Hospitals increasingly are seeing senior living communities as part of a solution to lowering their risk associated with older adults, especially those who are frail or have dementia, Welltower CEO Tom DeRosa told analysts participating in an earnings call on Wednesday.
“Senior housing was completely invisible to hospital systems. Why? Because it’s outside the reimbursement framework,” he said. “But increasingly, these systems need to see senior housing as part of effective healthcare delivery networks, because the people who live with us are the largest-risk population for those health systems. They are seeing how our sector can help them manage that risk.”
DeRosa’s remarks came as the Toledo, OH-based real estate investment trust announced a new partnership with Johns Hopkins Medicine, a Baltimore area academic medical center that includes hospitals, a medical school, suburban healthcare and surgery centers, and primary and specialty care outpatient sites.
Initially, Welltower and Johns Hopkins said in a statement, the collaboration will focus on initiatives involving quality outcomes in assisted living and memory care, educational programs for patients and caregivers, and the sharing of health and wellness and business expertise, best practices, research and information. The arrangement also will assess healthcare market opportunities and investments in infrastructure to deliver better care at a lower cost, they said.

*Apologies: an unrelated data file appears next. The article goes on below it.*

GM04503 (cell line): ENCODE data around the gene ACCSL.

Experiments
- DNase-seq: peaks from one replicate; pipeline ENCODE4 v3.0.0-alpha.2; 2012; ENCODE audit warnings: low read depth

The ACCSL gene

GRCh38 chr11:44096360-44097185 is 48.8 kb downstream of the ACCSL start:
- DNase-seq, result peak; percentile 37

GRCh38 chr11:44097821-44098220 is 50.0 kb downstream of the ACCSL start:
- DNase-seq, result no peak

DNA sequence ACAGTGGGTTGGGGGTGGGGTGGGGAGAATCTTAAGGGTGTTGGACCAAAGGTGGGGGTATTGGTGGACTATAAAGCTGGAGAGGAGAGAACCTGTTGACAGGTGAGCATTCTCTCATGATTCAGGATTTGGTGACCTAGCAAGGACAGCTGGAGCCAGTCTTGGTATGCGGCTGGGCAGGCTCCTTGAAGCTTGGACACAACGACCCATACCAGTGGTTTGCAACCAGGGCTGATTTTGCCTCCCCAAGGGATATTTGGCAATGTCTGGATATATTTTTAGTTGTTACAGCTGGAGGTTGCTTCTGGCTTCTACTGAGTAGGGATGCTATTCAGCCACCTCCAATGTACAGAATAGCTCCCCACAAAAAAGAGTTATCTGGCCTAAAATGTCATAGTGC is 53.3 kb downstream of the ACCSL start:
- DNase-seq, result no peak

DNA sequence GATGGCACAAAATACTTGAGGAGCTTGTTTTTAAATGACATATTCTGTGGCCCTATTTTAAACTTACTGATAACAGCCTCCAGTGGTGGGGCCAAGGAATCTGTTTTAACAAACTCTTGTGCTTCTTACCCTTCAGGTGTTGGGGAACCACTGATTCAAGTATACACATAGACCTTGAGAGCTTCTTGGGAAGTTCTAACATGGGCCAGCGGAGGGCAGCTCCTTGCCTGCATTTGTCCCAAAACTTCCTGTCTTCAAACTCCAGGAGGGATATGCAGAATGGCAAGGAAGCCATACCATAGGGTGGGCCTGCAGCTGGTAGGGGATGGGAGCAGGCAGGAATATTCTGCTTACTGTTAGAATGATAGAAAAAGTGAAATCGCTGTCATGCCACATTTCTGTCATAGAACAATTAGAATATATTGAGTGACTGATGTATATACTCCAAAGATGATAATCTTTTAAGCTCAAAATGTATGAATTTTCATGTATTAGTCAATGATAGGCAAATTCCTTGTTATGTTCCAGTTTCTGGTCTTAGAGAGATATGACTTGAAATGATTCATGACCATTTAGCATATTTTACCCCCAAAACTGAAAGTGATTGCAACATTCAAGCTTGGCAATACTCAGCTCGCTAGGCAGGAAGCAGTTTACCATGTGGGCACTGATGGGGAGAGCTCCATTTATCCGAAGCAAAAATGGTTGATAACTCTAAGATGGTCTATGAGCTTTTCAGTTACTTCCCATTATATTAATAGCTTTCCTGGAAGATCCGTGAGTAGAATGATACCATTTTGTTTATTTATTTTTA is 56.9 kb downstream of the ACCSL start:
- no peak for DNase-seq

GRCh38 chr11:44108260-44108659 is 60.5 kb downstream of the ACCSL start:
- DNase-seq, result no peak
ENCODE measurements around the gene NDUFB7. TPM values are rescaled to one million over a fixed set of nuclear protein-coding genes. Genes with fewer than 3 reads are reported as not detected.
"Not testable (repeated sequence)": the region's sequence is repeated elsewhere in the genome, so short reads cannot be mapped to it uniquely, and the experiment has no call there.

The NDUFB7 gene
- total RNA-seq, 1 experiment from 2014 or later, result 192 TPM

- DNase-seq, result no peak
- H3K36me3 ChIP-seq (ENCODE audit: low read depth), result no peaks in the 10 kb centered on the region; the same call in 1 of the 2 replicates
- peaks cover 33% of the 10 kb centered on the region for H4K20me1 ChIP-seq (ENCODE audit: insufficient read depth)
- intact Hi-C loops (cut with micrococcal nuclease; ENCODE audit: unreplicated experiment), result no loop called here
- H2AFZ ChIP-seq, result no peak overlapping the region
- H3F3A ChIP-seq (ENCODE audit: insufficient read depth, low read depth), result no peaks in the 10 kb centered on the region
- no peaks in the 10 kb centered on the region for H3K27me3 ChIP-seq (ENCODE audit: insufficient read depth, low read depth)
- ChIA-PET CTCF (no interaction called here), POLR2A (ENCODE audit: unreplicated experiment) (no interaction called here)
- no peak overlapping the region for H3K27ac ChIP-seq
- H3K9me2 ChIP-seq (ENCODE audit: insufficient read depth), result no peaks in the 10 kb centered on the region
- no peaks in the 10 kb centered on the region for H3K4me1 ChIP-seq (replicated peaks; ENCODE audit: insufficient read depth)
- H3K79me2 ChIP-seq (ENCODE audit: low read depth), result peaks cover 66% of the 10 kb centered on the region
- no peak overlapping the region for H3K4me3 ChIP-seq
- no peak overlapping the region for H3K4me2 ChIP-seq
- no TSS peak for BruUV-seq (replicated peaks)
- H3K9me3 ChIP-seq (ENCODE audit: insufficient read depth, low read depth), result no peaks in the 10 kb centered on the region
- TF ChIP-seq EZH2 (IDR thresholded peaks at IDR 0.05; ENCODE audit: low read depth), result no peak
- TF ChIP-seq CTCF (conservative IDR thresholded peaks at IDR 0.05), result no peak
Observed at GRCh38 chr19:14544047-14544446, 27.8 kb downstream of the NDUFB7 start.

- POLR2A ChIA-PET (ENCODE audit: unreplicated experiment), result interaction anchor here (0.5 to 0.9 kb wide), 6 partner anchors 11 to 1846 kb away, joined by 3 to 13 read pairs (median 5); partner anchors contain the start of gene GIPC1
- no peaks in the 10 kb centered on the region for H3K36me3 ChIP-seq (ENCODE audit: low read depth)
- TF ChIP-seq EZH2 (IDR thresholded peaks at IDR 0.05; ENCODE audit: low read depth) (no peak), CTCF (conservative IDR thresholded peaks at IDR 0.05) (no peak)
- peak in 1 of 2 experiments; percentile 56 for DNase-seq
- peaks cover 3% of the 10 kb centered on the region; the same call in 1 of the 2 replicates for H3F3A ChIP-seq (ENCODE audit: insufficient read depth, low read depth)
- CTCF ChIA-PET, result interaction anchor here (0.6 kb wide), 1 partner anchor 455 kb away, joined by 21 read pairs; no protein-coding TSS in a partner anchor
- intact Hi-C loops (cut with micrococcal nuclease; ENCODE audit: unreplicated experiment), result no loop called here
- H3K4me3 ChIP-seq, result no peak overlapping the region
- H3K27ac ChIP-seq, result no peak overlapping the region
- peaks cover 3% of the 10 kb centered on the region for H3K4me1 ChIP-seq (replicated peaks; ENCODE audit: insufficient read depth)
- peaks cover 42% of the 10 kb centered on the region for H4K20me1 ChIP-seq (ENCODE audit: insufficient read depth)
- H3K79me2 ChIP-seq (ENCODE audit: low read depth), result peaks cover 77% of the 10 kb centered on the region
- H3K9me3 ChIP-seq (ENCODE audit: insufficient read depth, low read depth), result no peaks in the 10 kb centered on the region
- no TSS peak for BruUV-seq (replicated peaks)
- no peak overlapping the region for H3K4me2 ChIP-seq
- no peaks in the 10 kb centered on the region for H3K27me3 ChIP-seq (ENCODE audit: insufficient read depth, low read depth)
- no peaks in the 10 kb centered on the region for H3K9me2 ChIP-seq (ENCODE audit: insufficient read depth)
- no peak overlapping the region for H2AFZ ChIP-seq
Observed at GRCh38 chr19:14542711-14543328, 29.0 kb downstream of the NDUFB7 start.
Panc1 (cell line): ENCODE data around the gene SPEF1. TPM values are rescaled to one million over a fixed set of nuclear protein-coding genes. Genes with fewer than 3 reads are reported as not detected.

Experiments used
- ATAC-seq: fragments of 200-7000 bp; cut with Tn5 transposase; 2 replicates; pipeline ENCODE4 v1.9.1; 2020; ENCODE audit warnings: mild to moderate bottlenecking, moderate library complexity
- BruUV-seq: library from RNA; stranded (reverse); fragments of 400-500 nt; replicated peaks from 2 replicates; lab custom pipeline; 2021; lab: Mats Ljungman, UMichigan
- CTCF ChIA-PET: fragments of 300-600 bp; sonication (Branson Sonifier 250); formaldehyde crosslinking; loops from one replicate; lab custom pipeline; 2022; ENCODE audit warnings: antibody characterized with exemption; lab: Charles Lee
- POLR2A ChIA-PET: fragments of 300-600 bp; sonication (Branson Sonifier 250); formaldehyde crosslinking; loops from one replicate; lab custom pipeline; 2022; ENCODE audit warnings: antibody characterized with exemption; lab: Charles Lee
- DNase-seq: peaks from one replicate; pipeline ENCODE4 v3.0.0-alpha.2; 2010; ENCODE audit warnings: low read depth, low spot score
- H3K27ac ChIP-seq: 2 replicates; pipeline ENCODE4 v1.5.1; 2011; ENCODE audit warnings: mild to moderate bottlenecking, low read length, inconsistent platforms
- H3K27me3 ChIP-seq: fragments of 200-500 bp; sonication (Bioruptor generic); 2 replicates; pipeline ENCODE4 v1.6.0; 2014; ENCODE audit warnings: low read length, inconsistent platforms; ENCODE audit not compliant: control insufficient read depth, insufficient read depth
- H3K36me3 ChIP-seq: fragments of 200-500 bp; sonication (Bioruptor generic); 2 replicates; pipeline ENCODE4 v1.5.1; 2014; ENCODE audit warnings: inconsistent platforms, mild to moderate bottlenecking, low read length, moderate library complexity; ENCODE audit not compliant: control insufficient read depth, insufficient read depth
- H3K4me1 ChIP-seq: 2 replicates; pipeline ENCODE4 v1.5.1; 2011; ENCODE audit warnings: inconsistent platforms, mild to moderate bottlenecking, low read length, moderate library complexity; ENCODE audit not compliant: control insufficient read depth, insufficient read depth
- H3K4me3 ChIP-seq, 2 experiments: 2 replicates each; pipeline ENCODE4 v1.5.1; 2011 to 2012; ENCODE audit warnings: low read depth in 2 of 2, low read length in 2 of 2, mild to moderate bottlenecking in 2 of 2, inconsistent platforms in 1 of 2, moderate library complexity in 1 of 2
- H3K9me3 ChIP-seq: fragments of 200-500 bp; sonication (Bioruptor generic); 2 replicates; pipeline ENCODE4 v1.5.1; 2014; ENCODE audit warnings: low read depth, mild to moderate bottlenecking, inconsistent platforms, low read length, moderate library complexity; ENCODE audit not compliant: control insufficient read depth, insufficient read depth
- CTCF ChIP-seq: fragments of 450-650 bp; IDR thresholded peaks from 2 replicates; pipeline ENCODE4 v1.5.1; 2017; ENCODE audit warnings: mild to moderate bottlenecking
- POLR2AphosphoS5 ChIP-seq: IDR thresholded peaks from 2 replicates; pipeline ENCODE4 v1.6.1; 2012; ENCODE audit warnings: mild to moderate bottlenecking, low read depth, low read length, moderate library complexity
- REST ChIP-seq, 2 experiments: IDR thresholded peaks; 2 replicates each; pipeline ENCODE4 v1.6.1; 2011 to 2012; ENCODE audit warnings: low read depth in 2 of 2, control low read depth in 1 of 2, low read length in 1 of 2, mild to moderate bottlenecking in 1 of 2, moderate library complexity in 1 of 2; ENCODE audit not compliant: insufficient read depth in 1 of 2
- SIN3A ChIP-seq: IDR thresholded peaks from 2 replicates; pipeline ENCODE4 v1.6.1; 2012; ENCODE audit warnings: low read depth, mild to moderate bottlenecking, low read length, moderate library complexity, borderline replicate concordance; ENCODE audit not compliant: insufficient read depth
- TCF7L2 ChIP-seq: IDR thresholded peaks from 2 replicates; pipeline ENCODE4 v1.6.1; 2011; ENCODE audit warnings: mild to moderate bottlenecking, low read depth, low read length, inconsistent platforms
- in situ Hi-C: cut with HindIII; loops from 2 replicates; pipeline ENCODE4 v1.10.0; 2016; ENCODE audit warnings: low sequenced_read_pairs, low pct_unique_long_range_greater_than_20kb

“It is well-known that healthcare delivery is transitioning from an acute-care, hospital-focused model to broader outpatient, sub-acute, post-acute and senior care networks that can deliver better outcomes at lower costs,” DeRosa told analysts. “For this transition to be successful, real estate needs to have a seat at the table.”
Welltower plans to partner with additional major academic and regional health systems across the United States, he said.
“As they invest in building more advanced and robust outpatient networks, we intend to be their partner and connect our leading senior, dementia and post-acute care platforms to these systems to help them better manage their patient populations and provide them with a competitive advantage to grow market share and profitability across the healthcare delivery continuum,” DeRosa said.
The company also has had conversations with an academic medical center in New York City, Mercedes Kerr, Welltower’s executive vice president of business development, told analysts. The arrangements with academic medical centers and health systems, she said, will be partnerships similar to those it has with senior living operators, not landlord/tenant relationships like the ones it has with the outpatient medical centers in its portfolio.
Kerr is leading the REIT’s team in assessing other opportunities with Johns Hopkins Medicine across Welltower’s seniors housing, post-acute care and outpatient medical portfolio and said that Welltower expects the partnership with Johns Hopkins to be a long-term one that will benefit the REIT’s other partners.